Front Page Titles (by Subject) TO THE PRESIDENT OF CONGRESS. - The Writings of George Washington, vol. V (1776-1777)
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TO THE PRESIDENT OF CONGRESS. - George Washington, The Writings of George Washington, vol. V (1776-1777) 
The Writings of George Washington, collected and edited by Worthington Chauncey Ford (New York and London: G. P. Putnam’s Sons, 1890). Vol. V (1776-1777).
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TO THE PRESIDENT OF CONGRESS.
Morristown, 20 February, 1777.
The principal design of this is to inform you, that we have strong reasons to believe, that the enemy are on the point of making some push. What their object is, whether to beat up our quarters and to extend their own, to make a large forage and collection of provender, of what they are in great want, or to turn their views towards the Delaware, is a matter of uncertainty; but it seems probable that one of these things they have in contemplation. Such of their troops as have returned from Rhode Island have landed at Amboy, and with them several pieces of heavy artillery. General Howe is come over too, and, it is said, Lord Percy. Their number at Brunswic and the landing-place, before the arrival of this last reinforcement, was estimated from seven to eight thousand. I have ordered the utmost vigilance and attention to be observed at our several posts, to guard against surprises, and every preparation to be made, that the weak and feeble state of our little army will admit of. At this time we are only about four thousand strong, a force, you will suppose, unequal to a successful opposition, if they were not militia, and far too small for the exigencies of our affairs. It is impossible to obtain exact returns, though they are daily called for, owing to the frequent and almost constant departure of some of the corps.1
Colonel [John] Nielson of Brunswic, with a detachment of militia, on the morning of the 18th, surprised Major [Richard V.] Stockton, [on Lawrence’s Island] whom he took, with fifty-nine privates of General Skinner’s corps, killing four, and bringing away the arms of the whole, with some blankets.2 This about balances the loss of a militia guard, which a party of British troops took last week in Monmouth, near the Hook. I wish to be informed how the regiments that are raising are to be armed, and of the provision that has been made for the same. I have reason to fear, indeed I am convinced, that there is a great deficiency in many, if not in the whole of the States, in this article. Every letter that I receive from them mentions their want, and calls for supplies.1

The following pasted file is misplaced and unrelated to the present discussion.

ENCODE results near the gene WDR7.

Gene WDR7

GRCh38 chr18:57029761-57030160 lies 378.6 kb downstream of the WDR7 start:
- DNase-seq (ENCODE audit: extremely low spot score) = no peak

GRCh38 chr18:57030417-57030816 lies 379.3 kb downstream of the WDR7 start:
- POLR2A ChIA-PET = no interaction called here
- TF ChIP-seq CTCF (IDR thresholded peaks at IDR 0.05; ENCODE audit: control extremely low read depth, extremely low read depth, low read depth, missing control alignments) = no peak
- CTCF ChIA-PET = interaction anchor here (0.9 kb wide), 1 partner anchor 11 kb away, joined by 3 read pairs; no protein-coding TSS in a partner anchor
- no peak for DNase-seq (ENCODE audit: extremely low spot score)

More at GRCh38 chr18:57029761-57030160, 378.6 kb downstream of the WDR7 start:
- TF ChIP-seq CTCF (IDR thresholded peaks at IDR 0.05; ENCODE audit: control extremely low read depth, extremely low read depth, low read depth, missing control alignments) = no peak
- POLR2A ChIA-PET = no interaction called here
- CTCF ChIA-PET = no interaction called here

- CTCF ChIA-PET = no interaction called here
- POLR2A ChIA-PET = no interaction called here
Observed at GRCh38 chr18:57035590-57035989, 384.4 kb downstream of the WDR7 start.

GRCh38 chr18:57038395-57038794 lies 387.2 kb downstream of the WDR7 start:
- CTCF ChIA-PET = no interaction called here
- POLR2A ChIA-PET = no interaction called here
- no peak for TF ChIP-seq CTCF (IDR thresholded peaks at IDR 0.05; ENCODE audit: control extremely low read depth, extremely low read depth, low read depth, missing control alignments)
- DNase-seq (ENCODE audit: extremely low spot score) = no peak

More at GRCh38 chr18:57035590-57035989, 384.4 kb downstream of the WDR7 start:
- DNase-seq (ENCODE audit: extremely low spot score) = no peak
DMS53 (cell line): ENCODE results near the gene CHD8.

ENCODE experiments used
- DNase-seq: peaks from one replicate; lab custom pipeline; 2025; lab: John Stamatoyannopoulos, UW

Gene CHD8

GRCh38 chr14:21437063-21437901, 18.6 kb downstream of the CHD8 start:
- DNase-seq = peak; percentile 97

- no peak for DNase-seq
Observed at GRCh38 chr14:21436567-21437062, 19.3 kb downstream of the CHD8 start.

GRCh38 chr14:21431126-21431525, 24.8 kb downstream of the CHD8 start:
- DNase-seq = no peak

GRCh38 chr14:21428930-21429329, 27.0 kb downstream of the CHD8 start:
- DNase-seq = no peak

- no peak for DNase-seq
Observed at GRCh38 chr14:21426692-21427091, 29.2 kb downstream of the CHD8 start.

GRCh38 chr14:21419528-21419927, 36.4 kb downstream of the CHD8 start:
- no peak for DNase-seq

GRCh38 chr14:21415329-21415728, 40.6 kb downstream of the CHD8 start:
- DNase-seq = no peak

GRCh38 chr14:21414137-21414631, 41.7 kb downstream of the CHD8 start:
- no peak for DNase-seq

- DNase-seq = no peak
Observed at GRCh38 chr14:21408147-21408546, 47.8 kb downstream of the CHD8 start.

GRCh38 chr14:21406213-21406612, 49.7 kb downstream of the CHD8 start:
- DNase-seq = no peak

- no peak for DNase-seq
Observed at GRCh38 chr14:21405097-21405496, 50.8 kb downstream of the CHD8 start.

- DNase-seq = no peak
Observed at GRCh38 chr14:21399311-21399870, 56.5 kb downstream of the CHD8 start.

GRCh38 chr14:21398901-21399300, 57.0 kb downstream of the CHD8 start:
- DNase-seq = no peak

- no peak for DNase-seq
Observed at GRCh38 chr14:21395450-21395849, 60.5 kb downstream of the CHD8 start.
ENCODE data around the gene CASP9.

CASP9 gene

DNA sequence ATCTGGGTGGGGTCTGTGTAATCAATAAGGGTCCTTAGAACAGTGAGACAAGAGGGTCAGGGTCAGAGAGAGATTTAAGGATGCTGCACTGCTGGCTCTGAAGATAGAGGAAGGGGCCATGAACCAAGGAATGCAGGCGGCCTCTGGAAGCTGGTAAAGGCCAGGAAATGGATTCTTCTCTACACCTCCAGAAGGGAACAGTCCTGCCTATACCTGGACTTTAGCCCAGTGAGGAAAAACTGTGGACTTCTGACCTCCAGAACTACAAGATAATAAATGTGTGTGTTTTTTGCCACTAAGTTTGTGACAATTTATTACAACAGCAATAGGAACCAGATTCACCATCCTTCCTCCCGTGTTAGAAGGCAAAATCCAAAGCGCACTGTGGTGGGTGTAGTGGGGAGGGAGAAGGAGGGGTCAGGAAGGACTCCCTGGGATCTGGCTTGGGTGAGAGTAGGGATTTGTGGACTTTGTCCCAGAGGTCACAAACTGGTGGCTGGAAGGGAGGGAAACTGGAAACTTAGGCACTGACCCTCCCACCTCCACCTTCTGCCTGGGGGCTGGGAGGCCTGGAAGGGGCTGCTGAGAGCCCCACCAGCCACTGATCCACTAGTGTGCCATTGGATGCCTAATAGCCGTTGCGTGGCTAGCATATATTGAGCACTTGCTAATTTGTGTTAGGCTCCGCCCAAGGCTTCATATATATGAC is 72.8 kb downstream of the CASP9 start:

I have the honor to be, &c.2
[1 ]“Sorry I am to inform you (and this I do under the rose, to be known only to those who ought to be acquainted with it,) that without it, their numbers are nearly double ours; and what kind of troops ours are, you need not be informed, when I tell you, that we have scarce any other than militia. Unhappily for us, most of those that could be depended upon, are down with the small pox, either by inocculation or in the natural way.”—Washington to Gates, 20 February, 1777.
[2 ]General Skinner was a royalist of New Jersey, and his corps consisted of persons of that description, who had taken advantage of General Howe’s proclamation, and given in their adhesion to the king. An interesting sketch of these New Jersey volunteers (Loyalists) has been written by William S. Stryker, Adjutant-General of New Jersey.
[1 ]Mr. Burke, a member of Congress from North Carolina, sent to the Governor of that State a sketch of the debate on the principal subject of this letter, which was marked with much warmth. There was a unanimous disposition, however, for using every possible effort to strengthen the army, and ample resolutions to this effect were passed. Journals, February 24th. One of the resolutions was closed with the following superfluous, not to say pompous paragraph: “it being the earnest desire of Congress to make the army under the immediate command of General Washington sufficiently strong, not only to curb and confine the enemy within their present quarters, and prevent them from drawing support of any kind from the country, but, by the Divine blessing, totally to subdue them before they can be reinforced.” In discussing this paragraph strong indications were given of the temper and secret sentiments of the members. Mr. Burke observes: “Jersey, Pennsylvania, North Carolina, and South Carolina voted for expunging it; the four Eastern States, Virginia, and Georgia for retaining it. There appeared through this whole debate a great desire, in some of the delegates from the Eastern States, and in one from New Jersey, to insult the General.” In this fact we discover the silent workings of the spirit of hostility to the Commander-in-chief, which assumed a formidable aspect both in Congress and in the army before the end of the year. Sparks.
[2 ]Read in Congress February 24th.